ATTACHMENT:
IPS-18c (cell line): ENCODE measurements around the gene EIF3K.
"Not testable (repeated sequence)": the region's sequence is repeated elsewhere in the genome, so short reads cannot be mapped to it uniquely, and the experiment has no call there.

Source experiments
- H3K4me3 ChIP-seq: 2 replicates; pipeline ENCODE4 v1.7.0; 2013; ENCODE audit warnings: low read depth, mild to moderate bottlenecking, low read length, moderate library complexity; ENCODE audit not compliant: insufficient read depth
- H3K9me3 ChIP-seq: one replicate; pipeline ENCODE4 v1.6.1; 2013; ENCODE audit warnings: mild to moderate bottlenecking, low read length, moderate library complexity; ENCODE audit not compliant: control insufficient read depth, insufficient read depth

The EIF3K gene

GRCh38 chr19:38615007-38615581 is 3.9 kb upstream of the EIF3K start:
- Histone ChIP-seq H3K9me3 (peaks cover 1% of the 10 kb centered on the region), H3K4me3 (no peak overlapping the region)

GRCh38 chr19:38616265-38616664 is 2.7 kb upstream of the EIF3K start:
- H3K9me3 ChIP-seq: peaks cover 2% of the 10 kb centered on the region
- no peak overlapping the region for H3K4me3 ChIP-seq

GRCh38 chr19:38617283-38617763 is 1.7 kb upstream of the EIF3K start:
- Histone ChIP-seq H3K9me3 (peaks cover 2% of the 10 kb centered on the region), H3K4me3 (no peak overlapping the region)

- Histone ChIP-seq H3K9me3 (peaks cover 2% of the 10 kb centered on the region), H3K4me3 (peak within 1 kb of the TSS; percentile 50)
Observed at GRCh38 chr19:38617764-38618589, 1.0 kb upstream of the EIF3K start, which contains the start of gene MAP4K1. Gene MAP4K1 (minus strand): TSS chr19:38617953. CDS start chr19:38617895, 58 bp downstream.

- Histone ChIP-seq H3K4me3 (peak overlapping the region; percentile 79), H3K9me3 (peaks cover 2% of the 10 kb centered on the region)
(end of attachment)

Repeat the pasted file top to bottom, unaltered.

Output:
IPS-18c (cell line): ENCODE measurements around the gene EIF3K.
"Not testable (repeated sequence)": the region's sequence is repeated elsewhere in the genome, so short reads cannot be mapped to it uniquely, and the experiment has no call there.

Source experiments
- H3K4me3 ChIP-seq: 2 replicates; pipeline ENCODE4 v1.7.0; 2013; ENCODE audit warnings: low read depth, mild to moderate bottlenecking, low read length, moderate library complexity; ENCODE audit not compliant: insufficient read depth
- H3K9me3 ChIP-seq: one replicate; pipeline ENCODE4 v1.6.1; 2013; ENCODE audit warnings: mild to moderate bottlenecking, low read length, moderate library complexity; ENCODE audit not compliant: control insufficient read depth, insufficient read depth

The EIF3K gene

GRCh38 chr19:38615007-38615581 is 3.9 kb upstream of the EIF3K start:
- Histone ChIP-seq H3K9me3 (peaks cover 1% of the 10 kb centered on the region), H3K4me3 (no peak overlapping the region)

GRCh38 chr19:38616265-38616664 is 2.7 kb upstream of the EIF3K start:
- H3K9me3 ChIP-seq: peaks cover 2% of the 10 kb centered on the region
- no peak overlapping the region for H3K4me3 ChIP-seq

GRCh38 chr19:38617283-38617763 is 1.7 kb upstream of the EIF3K start:
- Histone ChIP-seq H3K9me3 (peaks cover 2% of the 10 kb centered on the region), H3K4me3 (no peak overlapping the region)

- Histone ChIP-seq H3K9me3 (peaks cover 2% of the 10 kb centered on the region), H3K4me3 (peak within 1 kb of the TSS; percentile 50)
Observed at GRCh38 chr19:38617764-38618589, 1.0 kb upstream of the EIF3K start, which contains the start of gene MAP4K1. Gene MAP4K1 (minus strand): TSS chr19:38617953. CDS start chr19:38617895, 58 bp downstream.

- Histone ChIP-seq H3K4me3 (peak overlapping the region; percentile 79), H3K9me3 (peaks cover 2% of the 10 kb centered on the region)